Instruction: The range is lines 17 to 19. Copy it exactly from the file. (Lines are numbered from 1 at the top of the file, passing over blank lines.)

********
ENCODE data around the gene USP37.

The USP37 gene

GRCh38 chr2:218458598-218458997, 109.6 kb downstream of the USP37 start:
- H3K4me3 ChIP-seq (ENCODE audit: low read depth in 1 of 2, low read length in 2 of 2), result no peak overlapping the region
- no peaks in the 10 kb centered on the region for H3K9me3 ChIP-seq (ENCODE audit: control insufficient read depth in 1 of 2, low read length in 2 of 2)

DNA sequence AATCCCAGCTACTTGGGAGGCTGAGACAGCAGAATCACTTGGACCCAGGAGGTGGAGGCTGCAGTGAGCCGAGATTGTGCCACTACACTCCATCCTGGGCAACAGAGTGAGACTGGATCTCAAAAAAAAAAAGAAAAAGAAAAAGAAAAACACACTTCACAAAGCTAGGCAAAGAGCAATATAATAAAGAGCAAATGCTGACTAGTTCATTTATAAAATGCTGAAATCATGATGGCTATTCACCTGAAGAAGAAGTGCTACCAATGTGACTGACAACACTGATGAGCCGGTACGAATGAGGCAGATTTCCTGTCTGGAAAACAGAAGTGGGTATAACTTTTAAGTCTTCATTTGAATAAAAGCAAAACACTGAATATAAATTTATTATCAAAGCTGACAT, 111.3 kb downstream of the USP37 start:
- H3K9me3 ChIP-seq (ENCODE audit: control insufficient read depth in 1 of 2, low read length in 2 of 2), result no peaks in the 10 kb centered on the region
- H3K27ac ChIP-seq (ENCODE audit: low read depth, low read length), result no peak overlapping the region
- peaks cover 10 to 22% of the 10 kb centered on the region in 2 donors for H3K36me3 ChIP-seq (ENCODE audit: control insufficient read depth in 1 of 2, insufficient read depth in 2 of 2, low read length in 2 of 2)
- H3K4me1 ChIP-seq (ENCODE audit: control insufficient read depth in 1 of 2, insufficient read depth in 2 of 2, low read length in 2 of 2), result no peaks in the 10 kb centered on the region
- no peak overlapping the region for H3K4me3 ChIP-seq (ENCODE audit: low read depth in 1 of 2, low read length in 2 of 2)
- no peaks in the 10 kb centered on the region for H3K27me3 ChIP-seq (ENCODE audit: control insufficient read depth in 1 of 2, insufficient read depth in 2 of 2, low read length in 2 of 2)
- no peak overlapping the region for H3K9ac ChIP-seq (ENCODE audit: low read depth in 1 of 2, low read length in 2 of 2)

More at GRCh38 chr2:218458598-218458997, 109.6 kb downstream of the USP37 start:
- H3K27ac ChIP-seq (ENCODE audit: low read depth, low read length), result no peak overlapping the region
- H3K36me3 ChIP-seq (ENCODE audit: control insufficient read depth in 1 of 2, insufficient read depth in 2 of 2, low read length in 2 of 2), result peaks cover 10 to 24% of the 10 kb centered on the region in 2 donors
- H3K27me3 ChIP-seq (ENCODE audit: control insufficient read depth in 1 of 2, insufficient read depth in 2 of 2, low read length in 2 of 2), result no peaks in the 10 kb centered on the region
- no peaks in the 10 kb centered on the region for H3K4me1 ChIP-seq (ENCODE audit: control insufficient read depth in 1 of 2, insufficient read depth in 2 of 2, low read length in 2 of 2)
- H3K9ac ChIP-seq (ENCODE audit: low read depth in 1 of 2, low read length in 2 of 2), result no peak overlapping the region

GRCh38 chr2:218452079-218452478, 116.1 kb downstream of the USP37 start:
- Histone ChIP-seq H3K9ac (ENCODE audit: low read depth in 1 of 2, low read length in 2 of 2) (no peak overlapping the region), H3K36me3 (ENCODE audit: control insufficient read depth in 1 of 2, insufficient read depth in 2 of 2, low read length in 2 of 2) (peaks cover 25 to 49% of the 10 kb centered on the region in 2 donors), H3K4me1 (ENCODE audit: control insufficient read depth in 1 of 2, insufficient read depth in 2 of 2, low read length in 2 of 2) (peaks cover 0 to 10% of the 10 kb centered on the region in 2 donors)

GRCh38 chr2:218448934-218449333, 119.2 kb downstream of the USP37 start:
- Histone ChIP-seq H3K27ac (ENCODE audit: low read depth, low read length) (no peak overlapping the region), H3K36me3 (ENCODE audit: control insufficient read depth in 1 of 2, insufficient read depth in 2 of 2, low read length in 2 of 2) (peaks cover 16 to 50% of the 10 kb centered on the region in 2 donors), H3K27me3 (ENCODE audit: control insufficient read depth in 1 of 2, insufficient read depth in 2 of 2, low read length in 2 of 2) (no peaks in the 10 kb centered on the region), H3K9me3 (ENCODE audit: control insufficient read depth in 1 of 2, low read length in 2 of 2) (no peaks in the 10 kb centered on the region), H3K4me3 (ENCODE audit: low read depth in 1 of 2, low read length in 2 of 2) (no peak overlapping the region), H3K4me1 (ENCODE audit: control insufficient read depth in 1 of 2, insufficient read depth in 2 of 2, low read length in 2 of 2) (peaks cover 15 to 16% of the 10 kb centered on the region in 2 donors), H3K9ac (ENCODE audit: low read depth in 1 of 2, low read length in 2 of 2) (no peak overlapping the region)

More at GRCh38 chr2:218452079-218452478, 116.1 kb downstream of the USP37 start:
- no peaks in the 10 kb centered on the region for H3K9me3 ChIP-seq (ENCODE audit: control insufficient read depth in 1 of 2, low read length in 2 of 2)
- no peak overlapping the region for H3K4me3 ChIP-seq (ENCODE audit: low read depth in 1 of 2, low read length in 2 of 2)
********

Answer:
- H3K27me3 ChIP-seq (ENCODE audit: control insufficient read depth in 1 of 2, insufficient read depth in 2 of 2, low read length in 2 of 2), result no peaks in the 10 kb centered on the region
- no peaks in the 10 kb centered on the region for H3K4me1 ChIP-seq (ENCODE audit: control insufficient read depth in 1 of 2, insufficient read depth in 2 of 2, low read length in 2 of 2)
- H3K9ac ChIP-seq (ENCODE audit: low read depth in 1 of 2, low read length in 2 of 2), result no peak overlapping the region